Nuclear Medicine and MRI services are completed at Kootenai Health in the Heart Center. Below is a brief overview of these services.
Magnetic resonance imaging (MRI) is a technique that uses a magnetic field and radio waves to create detailed images of the organs and tissues within your body. Most MRI machines are large, tube-shaped magnets. When you lie inside an MRI machine, the magnetic field temporarily realigns hydrogen atoms in your body. The addition of our 3T MRI has brought patient care to an entirely new level. MRI Services is located at Kootenai Health in the Heart Center.
3T (tesla) represents the highest level of technology available and is the choice of most universities and academic medical centers. Its larger opening gives patients 60 percent more room with twice the power of other MRIs. That means patients have a more comfortable experience and doctors have a better quality image to review for a more accurate diagnosis.
Complete MRI Care
MRI Services also operates a state-of-the-art, high-field unit with capabilities for MR imaging, MR angiography and MR Spectroscopy. With multiple specialties and many years of experience, Kootenai radiologists are trained to interpret these images to find abnormalities throughout the body. MRI services continually upgrades equipment to produce the highest quality images available.
This subspecialty of radiology offers information about both the anatomy and the function of organs in the body.
For nuclear medicine procedures, patients receive a chemical compound containing a small amount of a radioactive substance called a “tracer” either by injection into a vein in the arm, swallowing a pill, or inhaling the compound through a breathing device.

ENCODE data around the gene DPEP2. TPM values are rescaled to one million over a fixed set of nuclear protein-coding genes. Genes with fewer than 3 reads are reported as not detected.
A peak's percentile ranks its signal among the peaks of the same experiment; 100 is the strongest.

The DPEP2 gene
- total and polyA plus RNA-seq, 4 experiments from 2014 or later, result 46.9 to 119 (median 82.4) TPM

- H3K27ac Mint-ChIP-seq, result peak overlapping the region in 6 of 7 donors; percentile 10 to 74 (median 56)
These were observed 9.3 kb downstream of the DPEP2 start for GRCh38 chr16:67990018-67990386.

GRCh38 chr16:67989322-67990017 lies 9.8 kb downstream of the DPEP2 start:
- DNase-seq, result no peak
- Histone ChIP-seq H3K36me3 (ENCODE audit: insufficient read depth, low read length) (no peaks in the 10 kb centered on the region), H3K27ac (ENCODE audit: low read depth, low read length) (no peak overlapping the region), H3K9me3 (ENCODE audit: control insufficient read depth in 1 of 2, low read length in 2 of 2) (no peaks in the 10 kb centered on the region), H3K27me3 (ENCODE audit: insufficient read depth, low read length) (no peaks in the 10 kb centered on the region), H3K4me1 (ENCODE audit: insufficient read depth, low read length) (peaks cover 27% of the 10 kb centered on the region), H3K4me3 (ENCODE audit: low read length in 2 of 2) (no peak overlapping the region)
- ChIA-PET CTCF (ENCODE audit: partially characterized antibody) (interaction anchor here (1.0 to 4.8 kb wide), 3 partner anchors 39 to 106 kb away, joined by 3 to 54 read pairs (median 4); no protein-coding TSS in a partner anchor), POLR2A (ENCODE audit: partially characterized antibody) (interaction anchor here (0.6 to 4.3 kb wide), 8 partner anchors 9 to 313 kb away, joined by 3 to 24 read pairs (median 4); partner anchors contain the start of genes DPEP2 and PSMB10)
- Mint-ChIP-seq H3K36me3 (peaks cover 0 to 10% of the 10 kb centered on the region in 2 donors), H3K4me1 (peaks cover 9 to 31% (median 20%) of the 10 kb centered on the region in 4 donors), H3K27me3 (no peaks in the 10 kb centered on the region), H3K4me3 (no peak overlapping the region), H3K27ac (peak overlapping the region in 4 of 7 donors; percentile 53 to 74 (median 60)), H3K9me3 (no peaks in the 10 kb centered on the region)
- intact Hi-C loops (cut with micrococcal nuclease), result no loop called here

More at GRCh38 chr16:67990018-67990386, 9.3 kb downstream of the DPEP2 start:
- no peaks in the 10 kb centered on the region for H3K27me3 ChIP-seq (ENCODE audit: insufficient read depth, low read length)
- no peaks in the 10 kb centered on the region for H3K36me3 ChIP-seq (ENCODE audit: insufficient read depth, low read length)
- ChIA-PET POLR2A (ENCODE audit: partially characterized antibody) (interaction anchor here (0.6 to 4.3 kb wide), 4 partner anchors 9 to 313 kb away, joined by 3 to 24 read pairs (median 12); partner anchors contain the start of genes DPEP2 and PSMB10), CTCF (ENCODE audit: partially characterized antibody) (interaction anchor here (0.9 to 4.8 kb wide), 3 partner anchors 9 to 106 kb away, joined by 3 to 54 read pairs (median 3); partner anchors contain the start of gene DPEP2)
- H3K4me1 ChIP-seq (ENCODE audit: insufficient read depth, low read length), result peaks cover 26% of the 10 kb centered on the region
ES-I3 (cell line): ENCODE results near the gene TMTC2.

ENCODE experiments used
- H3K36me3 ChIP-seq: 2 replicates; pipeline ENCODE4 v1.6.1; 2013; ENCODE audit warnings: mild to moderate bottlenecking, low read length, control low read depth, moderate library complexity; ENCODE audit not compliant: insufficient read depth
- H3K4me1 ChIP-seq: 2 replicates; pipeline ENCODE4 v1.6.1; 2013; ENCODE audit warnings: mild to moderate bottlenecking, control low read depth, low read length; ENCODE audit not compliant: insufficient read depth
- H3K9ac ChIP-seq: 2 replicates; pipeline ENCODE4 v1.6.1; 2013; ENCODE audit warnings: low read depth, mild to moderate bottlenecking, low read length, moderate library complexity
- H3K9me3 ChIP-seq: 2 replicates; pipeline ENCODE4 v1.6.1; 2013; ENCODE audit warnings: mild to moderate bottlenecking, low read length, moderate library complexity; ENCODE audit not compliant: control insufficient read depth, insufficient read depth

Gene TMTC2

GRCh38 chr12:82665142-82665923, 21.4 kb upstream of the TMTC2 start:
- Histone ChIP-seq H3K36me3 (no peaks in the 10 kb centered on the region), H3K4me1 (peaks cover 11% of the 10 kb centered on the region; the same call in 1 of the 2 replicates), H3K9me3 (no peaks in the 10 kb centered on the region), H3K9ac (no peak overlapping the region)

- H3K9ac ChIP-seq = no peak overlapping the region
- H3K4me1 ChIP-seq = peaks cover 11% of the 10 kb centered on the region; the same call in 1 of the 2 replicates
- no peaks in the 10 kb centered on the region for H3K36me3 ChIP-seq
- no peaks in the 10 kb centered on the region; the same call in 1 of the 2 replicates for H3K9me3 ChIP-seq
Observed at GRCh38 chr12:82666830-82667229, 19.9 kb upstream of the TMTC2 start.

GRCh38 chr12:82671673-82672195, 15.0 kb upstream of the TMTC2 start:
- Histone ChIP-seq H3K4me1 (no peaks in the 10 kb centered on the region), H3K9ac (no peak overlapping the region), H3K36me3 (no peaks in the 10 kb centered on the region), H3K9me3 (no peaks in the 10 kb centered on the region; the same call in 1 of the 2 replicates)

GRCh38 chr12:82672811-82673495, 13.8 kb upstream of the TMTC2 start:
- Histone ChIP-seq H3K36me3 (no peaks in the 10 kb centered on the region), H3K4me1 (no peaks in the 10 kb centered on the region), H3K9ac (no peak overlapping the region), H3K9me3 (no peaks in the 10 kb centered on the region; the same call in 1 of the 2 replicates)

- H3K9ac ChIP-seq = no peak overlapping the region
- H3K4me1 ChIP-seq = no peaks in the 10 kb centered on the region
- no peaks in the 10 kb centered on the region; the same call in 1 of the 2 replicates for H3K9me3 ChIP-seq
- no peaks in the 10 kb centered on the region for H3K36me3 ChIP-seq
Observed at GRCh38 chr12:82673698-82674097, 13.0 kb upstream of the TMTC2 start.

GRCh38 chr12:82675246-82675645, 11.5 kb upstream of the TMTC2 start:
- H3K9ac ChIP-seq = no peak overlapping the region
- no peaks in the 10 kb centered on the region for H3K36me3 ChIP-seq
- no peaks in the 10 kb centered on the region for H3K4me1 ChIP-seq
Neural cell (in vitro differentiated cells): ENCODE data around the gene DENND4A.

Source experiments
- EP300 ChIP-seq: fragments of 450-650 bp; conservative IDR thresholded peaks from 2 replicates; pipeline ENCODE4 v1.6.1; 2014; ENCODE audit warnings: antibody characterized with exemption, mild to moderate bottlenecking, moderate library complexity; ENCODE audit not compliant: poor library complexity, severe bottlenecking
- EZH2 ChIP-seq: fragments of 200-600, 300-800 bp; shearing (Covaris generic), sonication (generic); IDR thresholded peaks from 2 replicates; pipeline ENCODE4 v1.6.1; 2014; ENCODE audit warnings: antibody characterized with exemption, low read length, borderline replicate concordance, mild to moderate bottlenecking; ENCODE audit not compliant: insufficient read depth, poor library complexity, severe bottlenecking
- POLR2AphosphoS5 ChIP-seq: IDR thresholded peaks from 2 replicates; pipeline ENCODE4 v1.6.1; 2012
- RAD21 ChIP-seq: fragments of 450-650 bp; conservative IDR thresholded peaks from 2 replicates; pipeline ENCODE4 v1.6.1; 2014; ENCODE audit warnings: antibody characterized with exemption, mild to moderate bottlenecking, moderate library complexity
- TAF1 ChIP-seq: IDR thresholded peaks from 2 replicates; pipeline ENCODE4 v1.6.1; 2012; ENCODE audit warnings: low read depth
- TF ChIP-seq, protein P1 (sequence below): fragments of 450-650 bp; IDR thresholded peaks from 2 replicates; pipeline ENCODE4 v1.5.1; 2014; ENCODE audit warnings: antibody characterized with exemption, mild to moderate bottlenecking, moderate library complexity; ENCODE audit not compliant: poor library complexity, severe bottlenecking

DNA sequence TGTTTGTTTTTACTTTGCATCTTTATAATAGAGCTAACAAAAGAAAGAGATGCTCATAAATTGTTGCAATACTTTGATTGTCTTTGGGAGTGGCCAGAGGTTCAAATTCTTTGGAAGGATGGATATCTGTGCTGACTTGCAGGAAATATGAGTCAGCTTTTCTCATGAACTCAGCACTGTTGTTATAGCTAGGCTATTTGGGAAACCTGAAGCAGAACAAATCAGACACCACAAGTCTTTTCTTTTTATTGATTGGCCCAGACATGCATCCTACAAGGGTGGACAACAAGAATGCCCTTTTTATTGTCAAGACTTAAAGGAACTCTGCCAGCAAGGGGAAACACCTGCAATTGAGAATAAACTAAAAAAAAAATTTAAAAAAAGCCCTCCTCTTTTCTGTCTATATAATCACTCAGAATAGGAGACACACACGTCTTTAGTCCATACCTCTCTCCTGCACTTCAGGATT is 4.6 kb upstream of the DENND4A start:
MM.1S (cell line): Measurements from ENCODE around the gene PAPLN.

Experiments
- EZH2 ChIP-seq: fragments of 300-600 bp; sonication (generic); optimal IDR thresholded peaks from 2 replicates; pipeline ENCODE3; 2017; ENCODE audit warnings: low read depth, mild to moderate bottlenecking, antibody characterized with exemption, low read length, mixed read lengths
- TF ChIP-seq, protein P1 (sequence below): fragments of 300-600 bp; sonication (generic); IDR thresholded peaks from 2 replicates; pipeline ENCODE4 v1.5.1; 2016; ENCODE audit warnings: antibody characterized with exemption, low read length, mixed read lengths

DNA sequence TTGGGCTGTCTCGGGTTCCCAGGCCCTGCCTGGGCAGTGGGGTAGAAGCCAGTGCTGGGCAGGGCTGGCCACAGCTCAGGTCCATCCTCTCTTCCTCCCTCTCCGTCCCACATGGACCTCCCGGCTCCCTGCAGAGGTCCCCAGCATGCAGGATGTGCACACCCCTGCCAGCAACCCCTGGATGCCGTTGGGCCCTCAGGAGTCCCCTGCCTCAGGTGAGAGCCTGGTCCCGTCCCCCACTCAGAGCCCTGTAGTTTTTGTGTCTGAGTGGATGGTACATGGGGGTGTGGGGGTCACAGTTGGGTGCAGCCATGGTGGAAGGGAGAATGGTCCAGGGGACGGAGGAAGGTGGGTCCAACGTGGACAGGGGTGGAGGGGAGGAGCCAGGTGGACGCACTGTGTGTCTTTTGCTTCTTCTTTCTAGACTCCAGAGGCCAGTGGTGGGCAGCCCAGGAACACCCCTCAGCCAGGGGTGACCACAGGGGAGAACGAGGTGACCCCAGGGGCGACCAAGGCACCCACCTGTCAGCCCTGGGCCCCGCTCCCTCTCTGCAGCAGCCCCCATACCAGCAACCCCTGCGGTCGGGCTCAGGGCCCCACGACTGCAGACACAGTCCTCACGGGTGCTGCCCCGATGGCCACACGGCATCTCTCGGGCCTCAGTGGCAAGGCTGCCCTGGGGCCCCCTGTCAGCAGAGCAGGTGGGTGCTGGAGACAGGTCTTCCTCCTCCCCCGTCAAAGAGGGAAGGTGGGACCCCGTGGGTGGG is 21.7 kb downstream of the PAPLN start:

During the scan, the body part being imaged is positioned close to a special detector, called a gamma camera. The camera does not produce any radiation. It simply records the signals broadcast by the tracer.
Nuclear Medicine Imaging Types
A positron emission tomography (PET) scan reveals how organs and tissues are functioning, as opposed to MRI and CT scans, which show the structure of organs and blood flow.
Sentinel Node Biopsy
The surgery that removes lymph node tissue to look for cancer is called a sentinel node biopsy. A special tracer substance is injected into the area around the original cancer site. The drain pattern can help show how the cancer may spread.
Nuclear medicine procedures are very safe. Patients receive an extremely small amount of radioactive material so radiation exposure is minimal. Only as much radioactive material as is necessary to provide diagnostic information is used. Most tests require no special preparation by the patient.
Nuclear medicine images can assist the physician in diagnosing diseases. Tumors, infection and other disorders can be detected by evaluating organ function. Specifically, nuclear medicine can be used to:
- Analyze kidney function
- Image blood flow and function of the heart
- Scan lungs for respiratory and blood-flow problems
- Identify blockage of the gallbladder (cystic duct)
- Evaluate bones for fracture, infection, arthritis or tumor
- Determine the presence or spread of cancer
- Locate the presence of infection
- Measure thyroid uptake to detect hyperthyroidism or hypothyroidism